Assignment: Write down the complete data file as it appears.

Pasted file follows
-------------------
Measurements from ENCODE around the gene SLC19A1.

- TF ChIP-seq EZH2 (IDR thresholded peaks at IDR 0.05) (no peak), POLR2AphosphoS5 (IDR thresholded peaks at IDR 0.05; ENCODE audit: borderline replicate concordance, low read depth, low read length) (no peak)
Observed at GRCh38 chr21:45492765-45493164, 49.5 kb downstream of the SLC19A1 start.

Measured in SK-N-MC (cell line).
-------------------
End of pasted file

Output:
Measurements from ENCODE around the gene SLC19A1.

- TF ChIP-seq EZH2 (IDR thresholded peaks at IDR 0.05) (no peak), POLR2AphosphoS5 (IDR thresholded peaks at IDR 0.05; ENCODE audit: borderline replicate concordance, low read depth, low read length) (no peak)
Observed at GRCh38 chr21:45492765-45493164, 49.5 kb downstream of the SLC19A1 start.

Measured in SK-N-MC (cell line).